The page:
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ABOVE VIDEO: A long-distance call to space, space station cameras capture Hurricane Ida, and another successful cargo delivery to the station … a few of the stories to tell you about – This Week at NASA!
A Long-Distance Call to the Space Station
“Guys, you really look good …”—Bill Nelson, NASA Administrator
During a visit to our Johnson Space Center’s Christopher C. Kraft Jr. Mission Control Center, NASA Administrator Bill Nelson, Deputy Administrator Pam Melroy and several members of Congress talked with the crew aboard the International Space Station about the station’s critical role in low-Earth orbit.
“The space station is a really great research platform, so there’s lots of instruments outside the space station that are constantly taking data and can take data for years.”—Megan McArthur, NASA Astronaut
“I just can’t tell you how awesome it is to see all of you, especially the wonderful diversity of the crew.”—Pam Melroy, NASA Deputy Administrator
They also touched on the center’s work for NASA’s Artemis program to build a long-term human presence on and around the Moon …
“And then we’re going to Mars. Onward and upward.”—Bill Nelson, NASA Administrator
Hurricane Ida Seen from Space
Cameras on the space station captured views of Hurricane Ida as the category 4 storm neared the southeast Louisiana coast, where it eventually made landfall on Aug. 29, packing sustained winds of 150 miles per hour. More than 1 million customers reportedly lost power by midday on Aug. 30. Ida’s landfall came exactly 16 years to the day after historic hurricane Katrina also hit this region.
Hurricane Ida Impacts to Michoud, Stennis
When Hurricane Ida made landfall on Aug. 29, the storm affected our Michoud Assembly Facility in New Orleans and Stennis Space Center in Mississippi. No injuries have been reported, but both locations sustained damage. Stennis was able to open for some operations while Michoud was closed with limited access to essential personnel only, as teams conducted detailed damage assessments and initial cleanup work. Michoud manufactures and assembles some of the largest parts of NASA’s Space Launch System rocket and Orion spacecraft and Stennis is the agency’s premier propulsion test complex.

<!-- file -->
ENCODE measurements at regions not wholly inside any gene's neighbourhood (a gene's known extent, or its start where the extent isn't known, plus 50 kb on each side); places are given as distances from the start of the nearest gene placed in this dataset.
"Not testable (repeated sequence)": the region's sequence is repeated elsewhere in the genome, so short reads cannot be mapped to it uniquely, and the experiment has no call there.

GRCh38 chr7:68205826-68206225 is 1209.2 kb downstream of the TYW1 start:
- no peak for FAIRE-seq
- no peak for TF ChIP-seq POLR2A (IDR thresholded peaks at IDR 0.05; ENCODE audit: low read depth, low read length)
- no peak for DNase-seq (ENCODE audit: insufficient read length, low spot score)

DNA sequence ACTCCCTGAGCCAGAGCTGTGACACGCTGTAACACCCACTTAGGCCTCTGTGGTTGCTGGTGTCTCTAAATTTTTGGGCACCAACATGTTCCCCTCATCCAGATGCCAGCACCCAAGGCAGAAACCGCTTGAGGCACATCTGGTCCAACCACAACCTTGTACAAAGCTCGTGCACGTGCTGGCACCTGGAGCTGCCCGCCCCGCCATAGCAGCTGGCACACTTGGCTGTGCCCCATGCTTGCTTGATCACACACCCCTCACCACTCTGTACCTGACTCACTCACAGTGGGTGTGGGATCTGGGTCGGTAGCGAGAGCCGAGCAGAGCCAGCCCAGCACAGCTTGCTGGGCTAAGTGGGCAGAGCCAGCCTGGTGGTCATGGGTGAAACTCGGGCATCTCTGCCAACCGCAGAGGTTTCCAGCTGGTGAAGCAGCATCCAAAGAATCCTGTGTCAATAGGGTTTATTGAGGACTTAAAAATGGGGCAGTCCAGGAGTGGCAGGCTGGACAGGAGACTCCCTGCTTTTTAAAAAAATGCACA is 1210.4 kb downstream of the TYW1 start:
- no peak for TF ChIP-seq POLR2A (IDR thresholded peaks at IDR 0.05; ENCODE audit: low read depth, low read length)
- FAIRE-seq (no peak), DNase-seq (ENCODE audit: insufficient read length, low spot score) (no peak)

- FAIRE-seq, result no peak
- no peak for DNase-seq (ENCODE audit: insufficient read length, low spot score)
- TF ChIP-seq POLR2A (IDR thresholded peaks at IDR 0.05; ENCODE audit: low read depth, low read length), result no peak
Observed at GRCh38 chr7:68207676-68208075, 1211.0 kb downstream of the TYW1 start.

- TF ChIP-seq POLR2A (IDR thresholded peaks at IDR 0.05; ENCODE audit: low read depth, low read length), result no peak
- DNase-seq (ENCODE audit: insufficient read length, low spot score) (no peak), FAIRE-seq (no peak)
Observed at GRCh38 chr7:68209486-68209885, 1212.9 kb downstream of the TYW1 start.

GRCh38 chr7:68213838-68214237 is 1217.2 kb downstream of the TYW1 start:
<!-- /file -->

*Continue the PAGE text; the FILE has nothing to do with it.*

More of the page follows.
SpaceX Cargo Dragon Docks to Station
A SpaceX Dragon cargo spacecraft arrived at the International Space Station on Aug. 30, a day after launching from our Kennedy Space Center. The Dragon delivered more than 4,800 pounds of cargo – including about 2,300 pounds of new science experiments that will look at how microgravity affects plant genetics, robotic assistants, bone tissue and astronaut vision among other phenomena.
Asking More Industry Input on Artemis LTV Solutions
NASA is asking interested American companies for more input about approaches, options and solutions to providing a lunar terrain vehicle or LTV. The LTV– similar to the Apollo era Moon Buggy – is an unenclosed rover that will transport astronauts wearing spacesuits around the lunar South Pole during Artemis exploration surface missions to the Moon. The LTV will need to last at least 10 years to span multiple Artemis missions.
Russian Spacewalk Outside Space Station
On Sept. 3, Russian cosmonauts Oleg Novitskiy and Pyotr Dubrov of Roscosmos ventured outside the International Space Station on the first of up to 11 spacewalks to prepare the new Nauka multipurpose laboratory module for operations in space. Nauka arrived at the station on July 29, eight days after launching from the Baikonur Cosmodrome in Kazakhstan.
That’s what’s up this week @NASA
The post THIS WEEK @NASA: SpaceX Cargo Dragon Docks to Station, Long-Distance Call to the Space Station first appeared on Space Coast Daily.